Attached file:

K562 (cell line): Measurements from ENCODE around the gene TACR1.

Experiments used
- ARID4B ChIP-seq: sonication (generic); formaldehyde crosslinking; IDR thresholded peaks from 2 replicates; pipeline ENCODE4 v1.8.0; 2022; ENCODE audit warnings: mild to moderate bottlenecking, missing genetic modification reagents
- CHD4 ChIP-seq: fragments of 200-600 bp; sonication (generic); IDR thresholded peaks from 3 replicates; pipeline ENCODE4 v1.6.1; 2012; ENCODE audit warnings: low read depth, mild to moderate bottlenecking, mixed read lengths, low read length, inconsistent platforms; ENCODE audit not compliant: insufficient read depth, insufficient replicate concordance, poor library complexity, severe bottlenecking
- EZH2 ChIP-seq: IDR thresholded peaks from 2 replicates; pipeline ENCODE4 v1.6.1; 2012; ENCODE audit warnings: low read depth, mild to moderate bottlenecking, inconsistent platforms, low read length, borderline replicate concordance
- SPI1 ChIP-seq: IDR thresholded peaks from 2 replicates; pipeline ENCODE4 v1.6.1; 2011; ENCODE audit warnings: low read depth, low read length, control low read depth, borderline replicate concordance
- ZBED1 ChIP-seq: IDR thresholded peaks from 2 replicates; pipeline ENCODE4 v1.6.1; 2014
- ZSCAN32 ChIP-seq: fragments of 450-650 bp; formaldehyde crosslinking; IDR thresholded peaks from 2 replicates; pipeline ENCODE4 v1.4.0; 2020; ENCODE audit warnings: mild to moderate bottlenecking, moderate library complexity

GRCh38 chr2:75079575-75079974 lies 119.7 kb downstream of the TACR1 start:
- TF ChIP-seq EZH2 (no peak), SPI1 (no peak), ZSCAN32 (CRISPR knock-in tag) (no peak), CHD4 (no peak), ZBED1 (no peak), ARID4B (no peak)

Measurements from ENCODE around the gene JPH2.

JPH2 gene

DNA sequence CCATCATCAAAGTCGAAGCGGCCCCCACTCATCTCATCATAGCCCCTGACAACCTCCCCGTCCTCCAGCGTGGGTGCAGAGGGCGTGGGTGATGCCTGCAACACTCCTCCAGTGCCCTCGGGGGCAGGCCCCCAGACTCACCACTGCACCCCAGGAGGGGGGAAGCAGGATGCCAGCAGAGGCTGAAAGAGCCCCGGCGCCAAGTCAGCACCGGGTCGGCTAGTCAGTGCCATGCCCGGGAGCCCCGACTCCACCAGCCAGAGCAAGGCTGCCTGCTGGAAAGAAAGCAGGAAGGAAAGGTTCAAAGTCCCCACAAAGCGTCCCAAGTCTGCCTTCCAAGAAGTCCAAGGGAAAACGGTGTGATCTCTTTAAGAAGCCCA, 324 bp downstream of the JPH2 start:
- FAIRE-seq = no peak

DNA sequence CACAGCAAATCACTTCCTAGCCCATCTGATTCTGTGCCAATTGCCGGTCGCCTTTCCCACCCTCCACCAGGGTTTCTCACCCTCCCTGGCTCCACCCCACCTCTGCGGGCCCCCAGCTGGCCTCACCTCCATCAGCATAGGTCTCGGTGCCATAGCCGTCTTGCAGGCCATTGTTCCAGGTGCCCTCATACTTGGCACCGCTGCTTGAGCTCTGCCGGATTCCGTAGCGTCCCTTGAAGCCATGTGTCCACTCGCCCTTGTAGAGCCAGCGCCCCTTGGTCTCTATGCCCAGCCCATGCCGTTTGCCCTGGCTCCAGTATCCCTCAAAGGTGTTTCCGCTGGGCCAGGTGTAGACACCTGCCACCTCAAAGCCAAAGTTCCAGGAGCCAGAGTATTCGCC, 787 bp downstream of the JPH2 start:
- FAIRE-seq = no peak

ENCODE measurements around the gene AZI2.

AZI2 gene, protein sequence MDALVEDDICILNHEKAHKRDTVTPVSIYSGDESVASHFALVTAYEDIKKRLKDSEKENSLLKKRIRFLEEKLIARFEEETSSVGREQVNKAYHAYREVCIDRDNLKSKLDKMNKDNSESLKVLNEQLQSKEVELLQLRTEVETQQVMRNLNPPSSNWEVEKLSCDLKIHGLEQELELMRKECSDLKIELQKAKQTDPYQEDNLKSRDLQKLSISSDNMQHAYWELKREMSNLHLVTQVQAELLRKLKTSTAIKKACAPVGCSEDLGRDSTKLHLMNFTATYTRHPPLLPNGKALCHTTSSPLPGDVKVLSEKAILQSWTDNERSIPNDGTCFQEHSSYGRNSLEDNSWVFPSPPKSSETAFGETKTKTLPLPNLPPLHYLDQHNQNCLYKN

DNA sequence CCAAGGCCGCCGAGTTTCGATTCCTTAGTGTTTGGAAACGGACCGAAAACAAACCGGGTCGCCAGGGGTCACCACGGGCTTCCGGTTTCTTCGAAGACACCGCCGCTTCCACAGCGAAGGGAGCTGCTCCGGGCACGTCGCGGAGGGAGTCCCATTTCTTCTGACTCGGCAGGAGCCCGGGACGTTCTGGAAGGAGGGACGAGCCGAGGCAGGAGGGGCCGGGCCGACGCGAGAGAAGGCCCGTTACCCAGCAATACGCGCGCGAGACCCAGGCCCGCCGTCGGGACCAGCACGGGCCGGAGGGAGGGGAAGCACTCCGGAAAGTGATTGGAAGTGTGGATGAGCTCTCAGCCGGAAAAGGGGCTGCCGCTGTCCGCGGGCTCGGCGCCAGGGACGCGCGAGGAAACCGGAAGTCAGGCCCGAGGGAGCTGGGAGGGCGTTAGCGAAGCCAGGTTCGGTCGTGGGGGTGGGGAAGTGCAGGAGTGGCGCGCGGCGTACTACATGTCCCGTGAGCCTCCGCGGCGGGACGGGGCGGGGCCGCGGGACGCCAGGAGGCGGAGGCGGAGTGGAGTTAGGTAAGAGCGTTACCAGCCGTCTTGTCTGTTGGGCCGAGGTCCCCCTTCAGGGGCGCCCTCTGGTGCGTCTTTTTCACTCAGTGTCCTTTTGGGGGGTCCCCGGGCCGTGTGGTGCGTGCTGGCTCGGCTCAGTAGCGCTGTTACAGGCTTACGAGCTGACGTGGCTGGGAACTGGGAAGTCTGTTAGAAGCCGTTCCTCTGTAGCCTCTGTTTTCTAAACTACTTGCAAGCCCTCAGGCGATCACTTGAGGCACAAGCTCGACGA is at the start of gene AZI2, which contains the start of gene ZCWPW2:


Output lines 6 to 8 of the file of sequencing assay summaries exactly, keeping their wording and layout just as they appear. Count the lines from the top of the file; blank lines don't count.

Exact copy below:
- SPI1 ChIP-seq: IDR thresholded peaks from 2 replicates; pipeline ENCODE4 v1.6.1; 2011; ENCODE audit warnings: low read depth, low read length, control low read depth, borderline replicate concordance
- ZBED1 ChIP-seq: IDR thresholded peaks from 2 replicates; pipeline ENCODE4 v1.6.1; 2014
- ZSCAN32 ChIP-seq: fragments of 450-650 bp; formaldehyde crosslinking; IDR thresholded peaks from 2 replicates; pipeline ENCODE4 v1.4.0; 2020; ENCODE audit warnings: mild to moderate bottlenecking, moderate library complexity